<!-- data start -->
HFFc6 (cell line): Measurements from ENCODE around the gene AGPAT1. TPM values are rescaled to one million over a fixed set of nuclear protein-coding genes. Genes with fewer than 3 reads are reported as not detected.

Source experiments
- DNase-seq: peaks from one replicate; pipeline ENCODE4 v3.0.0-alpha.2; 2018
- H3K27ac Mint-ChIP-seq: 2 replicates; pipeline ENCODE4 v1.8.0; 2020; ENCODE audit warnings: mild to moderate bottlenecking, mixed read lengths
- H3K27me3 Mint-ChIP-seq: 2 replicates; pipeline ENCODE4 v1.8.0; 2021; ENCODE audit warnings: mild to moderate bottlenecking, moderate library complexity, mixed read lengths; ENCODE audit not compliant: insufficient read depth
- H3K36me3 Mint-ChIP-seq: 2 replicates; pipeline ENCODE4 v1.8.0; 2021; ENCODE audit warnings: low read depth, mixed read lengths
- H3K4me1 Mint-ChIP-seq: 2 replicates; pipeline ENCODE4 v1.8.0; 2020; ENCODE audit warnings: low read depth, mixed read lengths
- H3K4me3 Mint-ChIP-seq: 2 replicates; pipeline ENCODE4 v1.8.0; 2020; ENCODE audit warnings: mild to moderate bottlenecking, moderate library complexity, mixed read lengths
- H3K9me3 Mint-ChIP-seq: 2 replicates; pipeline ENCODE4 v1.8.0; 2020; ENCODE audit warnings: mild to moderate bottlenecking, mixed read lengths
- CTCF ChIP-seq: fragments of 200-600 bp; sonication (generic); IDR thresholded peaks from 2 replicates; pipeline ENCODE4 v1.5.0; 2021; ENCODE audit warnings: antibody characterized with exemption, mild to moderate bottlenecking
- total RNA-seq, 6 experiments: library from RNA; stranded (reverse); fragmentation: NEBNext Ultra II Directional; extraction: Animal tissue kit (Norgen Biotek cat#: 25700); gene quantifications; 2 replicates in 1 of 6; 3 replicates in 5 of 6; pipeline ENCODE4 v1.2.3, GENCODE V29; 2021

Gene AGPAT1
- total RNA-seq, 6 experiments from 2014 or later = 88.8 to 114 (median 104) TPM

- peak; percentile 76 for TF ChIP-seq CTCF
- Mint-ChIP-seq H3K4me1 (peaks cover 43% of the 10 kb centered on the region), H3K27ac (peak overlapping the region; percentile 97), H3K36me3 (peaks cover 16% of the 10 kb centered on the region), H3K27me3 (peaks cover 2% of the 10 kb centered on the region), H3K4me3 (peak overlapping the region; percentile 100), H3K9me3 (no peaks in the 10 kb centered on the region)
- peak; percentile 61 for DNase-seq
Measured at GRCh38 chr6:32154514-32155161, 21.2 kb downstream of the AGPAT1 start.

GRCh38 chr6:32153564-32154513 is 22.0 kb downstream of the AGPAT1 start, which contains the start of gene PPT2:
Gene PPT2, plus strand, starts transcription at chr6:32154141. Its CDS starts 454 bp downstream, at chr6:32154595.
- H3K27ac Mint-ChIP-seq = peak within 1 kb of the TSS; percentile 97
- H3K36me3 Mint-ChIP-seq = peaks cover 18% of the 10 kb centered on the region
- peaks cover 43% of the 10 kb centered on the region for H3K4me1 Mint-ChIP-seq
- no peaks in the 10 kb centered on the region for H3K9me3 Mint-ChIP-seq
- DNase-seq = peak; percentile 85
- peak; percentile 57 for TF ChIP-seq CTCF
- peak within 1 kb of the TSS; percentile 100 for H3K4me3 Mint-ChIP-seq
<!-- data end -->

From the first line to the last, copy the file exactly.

HFFc6 (cell line): Measurements from ENCODE around the gene AGPAT1. TPM values are rescaled to one million over a fixed set of nuclear protein-coding genes. Genes with fewer than 3 reads are reported as not detected.

Source experiments
- DNase-seq: peaks from one replicate; pipeline ENCODE4 v3.0.0-alpha.2; 2018
- H3K27ac Mint-ChIP-seq: 2 replicates; pipeline ENCODE4 v1.8.0; 2020; ENCODE audit warnings: mild to moderate bottlenecking, mixed read lengths
- H3K27me3 Mint-ChIP-seq: 2 replicates; pipeline ENCODE4 v1.8.0; 2021; ENCODE audit warnings: mild to moderate bottlenecking, moderate library complexity, mixed read lengths; ENCODE audit not compliant: insufficient read depth
- H3K36me3 Mint-ChIP-seq: 2 replicates; pipeline ENCODE4 v1.8.0; 2021; ENCODE audit warnings: low read depth, mixed read lengths
- H3K4me1 Mint-ChIP-seq: 2 replicates; pipeline ENCODE4 v1.8.0; 2020; ENCODE audit warnings: low read depth, mixed read lengths
- H3K4me3 Mint-ChIP-seq: 2 replicates; pipeline ENCODE4 v1.8.0; 2020; ENCODE audit warnings: mild to moderate bottlenecking, moderate library complexity, mixed read lengths
- H3K9me3 Mint-ChIP-seq: 2 replicates; pipeline ENCODE4 v1.8.0; 2020; ENCODE audit warnings: mild to moderate bottlenecking, mixed read lengths
- CTCF ChIP-seq: fragments of 200-600 bp; sonication (generic); IDR thresholded peaks from 2 replicates; pipeline ENCODE4 v1.5.0; 2021; ENCODE audit warnings: antibody characterized with exemption, mild to moderate bottlenecking
- total RNA-seq, 6 experiments: library from RNA; stranded (reverse); fragmentation: NEBNext Ultra II Directional; extraction: Animal tissue kit (Norgen Biotek cat#: 25700); gene quantifications; 2 replicates in 1 of 6; 3 replicates in 5 of 6; pipeline ENCODE4 v1.2.3, GENCODE V29; 2021

Gene AGPAT1
- total RNA-seq, 6 experiments from 2014 or later = 88.8 to 114 (median 104) TPM

- peak; percentile 76 for TF ChIP-seq CTCF
- Mint-ChIP-seq H3K4me1 (peaks cover 43% of the 10 kb centered on the region), H3K27ac (peak overlapping the region; percentile 97), H3K36me3 (peaks cover 16% of the 10 kb centered on the region), H3K27me3 (peaks cover 2% of the 10 kb centered on the region), H3K4me3 (peak overlapping the region; percentile 100), H3K9me3 (no peaks in the 10 kb centered on the region)
- peak; percentile 61 for DNase-seq
Measured at GRCh38 chr6:32154514-32155161, 21.2 kb downstream of the AGPAT1 start.

GRCh38 chr6:32153564-32154513 is 22.0 kb downstream of the AGPAT1 start, which contains the start of gene PPT2:
Gene PPT2, plus strand, starts transcription at chr6:32154141. Its CDS starts 454 bp downstream, at chr6:32154595.
- H3K27ac Mint-ChIP-seq = peak within 1 kb of the TSS; percentile 97
- H3K36me3 Mint-ChIP-seq = peaks cover 18% of the 10 kb centered on the region
- peaks cover 43% of the 10 kb centered on the region for H3K4me1 Mint-ChIP-seq
- no peaks in the 10 kb centered on the region for H3K9me3 Mint-ChIP-seq
- DNase-seq = peak; percentile 85
- peak; percentile 57 for TF ChIP-seq CTCF
- peak within 1 kb of the TSS; percentile 100 for H3K4me3 Mint-ChIP-seq